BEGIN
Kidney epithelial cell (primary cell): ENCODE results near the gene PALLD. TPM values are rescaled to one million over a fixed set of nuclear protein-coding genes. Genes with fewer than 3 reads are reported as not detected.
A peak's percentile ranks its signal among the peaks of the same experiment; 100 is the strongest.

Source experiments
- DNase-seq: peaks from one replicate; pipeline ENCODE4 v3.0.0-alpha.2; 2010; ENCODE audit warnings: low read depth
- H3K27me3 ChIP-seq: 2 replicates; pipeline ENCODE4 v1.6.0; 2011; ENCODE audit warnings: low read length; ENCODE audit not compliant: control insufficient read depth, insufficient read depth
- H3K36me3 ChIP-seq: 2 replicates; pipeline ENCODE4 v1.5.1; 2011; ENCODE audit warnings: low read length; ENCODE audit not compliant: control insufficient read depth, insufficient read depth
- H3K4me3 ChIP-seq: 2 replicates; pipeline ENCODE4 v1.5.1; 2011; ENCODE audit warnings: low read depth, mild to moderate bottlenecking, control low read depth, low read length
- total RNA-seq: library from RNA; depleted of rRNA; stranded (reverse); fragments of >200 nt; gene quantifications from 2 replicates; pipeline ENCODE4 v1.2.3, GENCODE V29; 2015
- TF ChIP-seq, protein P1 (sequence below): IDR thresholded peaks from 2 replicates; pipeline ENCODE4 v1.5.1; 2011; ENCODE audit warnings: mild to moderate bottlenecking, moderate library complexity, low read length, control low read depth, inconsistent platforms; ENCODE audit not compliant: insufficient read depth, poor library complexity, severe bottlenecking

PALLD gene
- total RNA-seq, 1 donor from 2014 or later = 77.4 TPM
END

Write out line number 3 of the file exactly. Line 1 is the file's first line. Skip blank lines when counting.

Source experiments